Overview: Not a bad way to start the day. Kemba Walker didn't pass this time. No, he drained it at the buzzer and the Huskies upset top-seeded Pittsburgh 76-74.

Turning point: Hmmm ... tough one. OK, let's go with Walker's hesitation dribble, step back, nailed jumper as time expired. That work?

Key player: Walker. Were you expecting someone else? The kid epitomizes what this league is all about -- tough, unbelievably athletic, jaw-dropping shotmaker who also happens to be having a blast. If this is his last event the Garden (at least as a college player), he didn’t leave anyone wanting. Walker scored 24, plenty of them with an off-the-chart degree of difficulty.

Key stat: This game went the way it went because of the rebounding. Pittsburgh came to the Garden ranked second in the nation on the boards. Despite losing Roscoe Smith in the first half (he needed eight stitches to close a gash following an elbow to the head), the undersized Huskies went toe-to-toe with the Panthers, winning the board war 27-24.

Miscellaneous: Ashton Gibbs and Brad Wanamaker didn’t go down without a fight. The two Panthers stars scored 27 and 17, respectively. ... Freshman Jeremy Lamb is the perfect Robin to Walker’s Batman. Aggressive at the rim and fearless, he scored 17.

What’s next: The Huskies, looking more and more like the team that opened so many eyes in November and December, hit the next mile in their marathon when they play the winner of St. John’s-Syracuse in Friday’s semifinal. Pittsburgh, meantime, will have to see what the selection committee decides. Odds favored the Panthers for a No. 1 seed with a good showing here, but a one-and-done could hurt them.

Rejuvenated Kemba Walker leads Huskies

February, 16, 2011

HARTFORD, Conn. -- Kemba Walker picked up his dribble, had no play and decided to do something he hadn’t done since he was a teenager in the Bronx.

He threw the ball up at the backboard, caught it and laid it in the bucket.

Walker has hit game-winning shots this season and scored more than 30 points seven times now, but never has he converted such a highlight in a college basketball game.

“I had never done that in a game,’’ Walker said. “I had seen Kobe and LeBron do it and at that moment it was my only play. The middle was wide open so I had to make a play.’’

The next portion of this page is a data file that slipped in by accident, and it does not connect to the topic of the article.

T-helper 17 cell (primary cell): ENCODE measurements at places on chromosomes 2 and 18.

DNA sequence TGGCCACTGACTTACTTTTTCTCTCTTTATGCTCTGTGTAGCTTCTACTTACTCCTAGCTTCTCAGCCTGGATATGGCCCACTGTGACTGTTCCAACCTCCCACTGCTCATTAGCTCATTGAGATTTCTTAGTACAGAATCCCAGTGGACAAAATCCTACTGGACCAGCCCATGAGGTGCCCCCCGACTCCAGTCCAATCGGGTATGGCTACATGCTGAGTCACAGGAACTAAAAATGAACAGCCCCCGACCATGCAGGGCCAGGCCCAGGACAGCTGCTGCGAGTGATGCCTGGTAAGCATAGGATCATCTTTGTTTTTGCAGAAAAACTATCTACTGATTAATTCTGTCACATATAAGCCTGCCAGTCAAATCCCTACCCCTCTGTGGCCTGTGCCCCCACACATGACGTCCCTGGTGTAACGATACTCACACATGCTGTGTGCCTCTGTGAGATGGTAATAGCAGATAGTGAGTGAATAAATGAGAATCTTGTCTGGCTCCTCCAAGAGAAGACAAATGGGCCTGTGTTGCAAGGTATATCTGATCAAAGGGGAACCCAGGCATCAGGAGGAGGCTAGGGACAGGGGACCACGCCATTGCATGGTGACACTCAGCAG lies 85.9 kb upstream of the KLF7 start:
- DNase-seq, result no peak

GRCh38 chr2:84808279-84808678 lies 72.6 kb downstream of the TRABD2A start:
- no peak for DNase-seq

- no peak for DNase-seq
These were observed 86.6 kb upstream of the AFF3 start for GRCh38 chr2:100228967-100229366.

But it was just one bucket amid his 13 field goals en route to a 31-point, 10-assist, seven-rebound effort for the Big East player of the year favorite in Wednesday night’s 78-70 victory over No. 9 Georgetown at the XL Center. He also turned it over just twice in 40 minutes of play.

[+] EnlargeConnecticut's Kemba Walker
David Butler II/US PRESSWIREKemba Walker had 31 points, 10 assists and seven rebounds in UConn's win over Georgetown.
As much as Walker struggled shooting the ball over the past few weeks, he seemed to erase any doubt that he is indeed the frontrunner for conference POY.

“He’s back,’’ said Walker’s father, Paul “Kenya” Walker. “I saw LeBron do that last night. I’ve seen Kobe do that all the time. [Kemba] has done that on the playground. And they throw him out, talk about that he’s not the best player in the nation. You see all these defenses out there? Just because he had two or three bad games, he’s out? No. He’s back, he’s back, tell them he’s back. Trust me, he’s back.’’

The discussion as to whether or not Walker was indeed the league’s best came about when he struggled during a stretch in which he went 5-of-16 at Marquette (0-5 from 3), 7-of-23 in a home loss to Louisville (2-10 from 3), 3-of-14 in a home loss to Syracuse (1-6 from 3), 7-of-19 in a win at Seton Hall and 4-of-16 in a blowout loss at St. John’s.

But Walker found his stroke against Providence Sunday night, scoring 22 points and making an efficient 7 of 10 shots, 3 of 4 from deep.

“I’m just having fun out there,’’ Walker said. “I had a big talk with [my dad] during my slump and got back to my old self. I just stopped thinking and had a good game.’’

Georgetown coach John Thompson III said that the Hoyas did a poor job defensively and didn’t help on the ball when Walker was coming to the hoop. Austin Freeman was just 4-of-13 from the field, but the Hoyas’ issue wasn’t on offense as Chris Wright made five 3s. The problems came while trying to stop the ball.

Walker had help again from Jamal Coombs-McDaniel, who despite averaging 4.1 points a game, had his second straight 20-plus scoring output on 8-of-11 shooting. He scored 25 against the Friars and 23 against the Hoyas.

Coombs-McDaniel and UConn coach Jim Calhoun haven’t always been on the same page, but the sophomore is buying into the total team concept now and it has paid off for him.

But the Huskies still need Walker in order to win these sort of games.

“He wasn’t making shots, but my belief in Kemba never wavered,’’ Calhoun said. “This was big for us.”

The Huskies desperately had to win this game to stay in the hunt for a double-bye in the Big East tournament. The top four only have to win three games in New York next month, instead of four. The loss snapped Georgetown’s eight-game winning streak as the Hoyas dropped to 9-5 in the league, two games behind second-place Notre Dame and a half-game ahead of a slew of teams. Louisville lost at Cincinnati on Wednesday and is now tied with UConn, St. John’s and Villanova for third at 8-5, but only one is going to get a first-round bye if Pitt, Notre Dame and Georgetown can hold the first three spots.

“”We’re in a fine place, but I can’t worry about it,’’ Thompson III said. “The margin is so thin in the Big East.’’

In the standings he’s right, with the difference between third and eighth just one game. But the margin for Big East player of the year probably isn’t as close as it appeared a week or two ago. This is still Walker’s to lose, as he proved once again on Wednesday night.

Video: UConn all over Providence

February, 13, 2011
Jamal Coombs-McDaniel scored a career-high 25 points and Kemba Walker added 22 for No. 9 UConn in a 75-57 win over Providence.